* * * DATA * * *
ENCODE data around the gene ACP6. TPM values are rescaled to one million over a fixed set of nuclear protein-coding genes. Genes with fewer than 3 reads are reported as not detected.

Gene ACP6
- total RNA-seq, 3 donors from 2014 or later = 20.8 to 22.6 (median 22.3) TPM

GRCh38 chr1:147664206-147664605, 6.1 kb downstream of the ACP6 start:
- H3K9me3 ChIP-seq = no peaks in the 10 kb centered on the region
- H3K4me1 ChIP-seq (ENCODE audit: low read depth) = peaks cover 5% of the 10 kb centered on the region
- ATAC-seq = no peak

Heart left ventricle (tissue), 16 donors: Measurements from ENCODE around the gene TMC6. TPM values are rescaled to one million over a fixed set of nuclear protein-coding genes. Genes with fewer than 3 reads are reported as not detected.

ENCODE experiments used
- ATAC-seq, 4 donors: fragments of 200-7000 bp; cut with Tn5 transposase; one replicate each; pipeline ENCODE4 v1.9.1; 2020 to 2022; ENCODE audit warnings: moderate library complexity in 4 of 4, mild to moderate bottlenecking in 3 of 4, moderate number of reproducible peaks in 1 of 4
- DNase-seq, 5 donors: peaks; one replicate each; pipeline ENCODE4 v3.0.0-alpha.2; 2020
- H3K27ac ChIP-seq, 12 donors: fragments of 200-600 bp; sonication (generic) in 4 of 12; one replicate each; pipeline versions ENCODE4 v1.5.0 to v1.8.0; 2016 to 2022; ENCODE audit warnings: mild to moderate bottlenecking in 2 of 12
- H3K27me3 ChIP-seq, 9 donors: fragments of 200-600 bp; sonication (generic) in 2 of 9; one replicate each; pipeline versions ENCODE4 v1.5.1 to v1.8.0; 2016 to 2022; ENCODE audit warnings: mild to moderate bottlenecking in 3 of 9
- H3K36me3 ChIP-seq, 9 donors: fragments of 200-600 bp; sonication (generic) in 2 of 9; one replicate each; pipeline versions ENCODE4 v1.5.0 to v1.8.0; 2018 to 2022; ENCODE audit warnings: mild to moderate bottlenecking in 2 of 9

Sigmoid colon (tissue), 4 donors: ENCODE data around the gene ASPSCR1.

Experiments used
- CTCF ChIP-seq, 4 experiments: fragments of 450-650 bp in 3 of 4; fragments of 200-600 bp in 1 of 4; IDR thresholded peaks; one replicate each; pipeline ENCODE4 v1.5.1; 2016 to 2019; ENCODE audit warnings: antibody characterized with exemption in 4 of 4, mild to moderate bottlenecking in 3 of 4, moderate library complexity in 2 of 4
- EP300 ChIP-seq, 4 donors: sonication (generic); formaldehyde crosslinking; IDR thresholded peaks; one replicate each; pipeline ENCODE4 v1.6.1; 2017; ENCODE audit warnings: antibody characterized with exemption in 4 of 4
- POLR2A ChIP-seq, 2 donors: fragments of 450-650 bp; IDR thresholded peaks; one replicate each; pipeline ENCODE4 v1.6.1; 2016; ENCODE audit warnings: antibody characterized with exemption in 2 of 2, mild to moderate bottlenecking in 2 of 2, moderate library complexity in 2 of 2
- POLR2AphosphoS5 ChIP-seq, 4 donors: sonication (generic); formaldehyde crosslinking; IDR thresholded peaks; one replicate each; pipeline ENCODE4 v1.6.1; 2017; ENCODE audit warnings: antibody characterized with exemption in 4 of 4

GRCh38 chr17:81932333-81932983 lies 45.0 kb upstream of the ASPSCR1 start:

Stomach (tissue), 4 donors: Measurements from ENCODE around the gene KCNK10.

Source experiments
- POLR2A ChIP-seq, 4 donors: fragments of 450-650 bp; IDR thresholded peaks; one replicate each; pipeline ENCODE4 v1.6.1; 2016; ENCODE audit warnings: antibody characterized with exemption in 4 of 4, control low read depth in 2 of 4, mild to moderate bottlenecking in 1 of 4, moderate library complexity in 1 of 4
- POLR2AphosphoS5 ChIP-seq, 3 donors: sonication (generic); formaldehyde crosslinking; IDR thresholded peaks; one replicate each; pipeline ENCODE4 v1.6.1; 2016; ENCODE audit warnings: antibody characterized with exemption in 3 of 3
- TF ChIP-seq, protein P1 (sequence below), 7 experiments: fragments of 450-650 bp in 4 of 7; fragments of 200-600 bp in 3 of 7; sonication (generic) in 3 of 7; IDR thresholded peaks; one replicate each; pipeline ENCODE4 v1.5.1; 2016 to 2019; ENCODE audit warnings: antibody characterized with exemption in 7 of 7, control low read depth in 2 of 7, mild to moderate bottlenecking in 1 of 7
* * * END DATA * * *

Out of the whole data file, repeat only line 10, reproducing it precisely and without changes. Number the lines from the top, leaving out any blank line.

- ATAC-seq, 4 donors: fragments of 200-7000 bp; cut with Tn5 transposase; one replicate each; pipeline ENCODE4 v1.9.1; 2020 to 2022; ENCODE audit warnings: moderate library complexity in 4 of 4, mild to moderate bottlenecking in 3 of 4, moderate number of reproducible peaks in 1 of 4